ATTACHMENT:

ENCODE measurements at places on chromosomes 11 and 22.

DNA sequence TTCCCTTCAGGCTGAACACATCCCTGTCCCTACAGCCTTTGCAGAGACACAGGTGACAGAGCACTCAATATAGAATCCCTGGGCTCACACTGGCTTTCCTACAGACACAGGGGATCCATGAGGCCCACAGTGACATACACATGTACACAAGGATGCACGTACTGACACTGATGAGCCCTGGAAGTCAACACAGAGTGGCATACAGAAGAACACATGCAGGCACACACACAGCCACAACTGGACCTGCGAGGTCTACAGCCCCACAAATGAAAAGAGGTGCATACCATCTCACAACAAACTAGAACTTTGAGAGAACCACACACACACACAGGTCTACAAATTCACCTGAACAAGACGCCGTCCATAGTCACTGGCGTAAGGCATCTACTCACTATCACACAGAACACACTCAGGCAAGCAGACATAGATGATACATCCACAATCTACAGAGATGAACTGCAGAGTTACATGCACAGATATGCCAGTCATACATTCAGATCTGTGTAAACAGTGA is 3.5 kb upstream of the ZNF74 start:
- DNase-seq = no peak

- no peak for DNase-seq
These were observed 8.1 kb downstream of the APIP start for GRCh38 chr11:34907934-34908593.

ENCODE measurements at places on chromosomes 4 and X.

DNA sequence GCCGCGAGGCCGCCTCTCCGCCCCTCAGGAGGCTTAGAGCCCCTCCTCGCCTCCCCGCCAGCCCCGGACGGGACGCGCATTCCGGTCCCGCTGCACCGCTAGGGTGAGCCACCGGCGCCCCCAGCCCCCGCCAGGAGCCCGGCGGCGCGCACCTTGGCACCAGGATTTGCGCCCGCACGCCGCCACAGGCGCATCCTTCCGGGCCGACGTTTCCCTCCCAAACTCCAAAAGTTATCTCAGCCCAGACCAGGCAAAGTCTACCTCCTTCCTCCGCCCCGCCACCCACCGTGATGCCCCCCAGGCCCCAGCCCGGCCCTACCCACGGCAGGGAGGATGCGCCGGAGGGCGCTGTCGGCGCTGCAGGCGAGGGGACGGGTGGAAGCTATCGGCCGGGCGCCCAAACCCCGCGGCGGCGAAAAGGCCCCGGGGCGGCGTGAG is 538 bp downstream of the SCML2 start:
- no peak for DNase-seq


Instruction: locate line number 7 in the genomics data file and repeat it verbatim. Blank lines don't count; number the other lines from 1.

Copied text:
DNA sequence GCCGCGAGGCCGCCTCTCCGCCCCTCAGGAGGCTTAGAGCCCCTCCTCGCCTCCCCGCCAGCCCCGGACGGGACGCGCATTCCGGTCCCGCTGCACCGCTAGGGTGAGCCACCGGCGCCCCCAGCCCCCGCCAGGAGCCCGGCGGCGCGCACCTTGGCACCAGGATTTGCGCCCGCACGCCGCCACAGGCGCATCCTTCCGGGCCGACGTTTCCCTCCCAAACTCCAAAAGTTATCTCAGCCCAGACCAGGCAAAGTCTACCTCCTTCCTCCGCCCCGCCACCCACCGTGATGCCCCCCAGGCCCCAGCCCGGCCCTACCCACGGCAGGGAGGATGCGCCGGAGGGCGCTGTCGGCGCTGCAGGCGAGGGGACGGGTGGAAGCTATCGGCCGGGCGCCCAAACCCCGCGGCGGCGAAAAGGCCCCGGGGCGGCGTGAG is 538 bp downstream of the SCML2 start: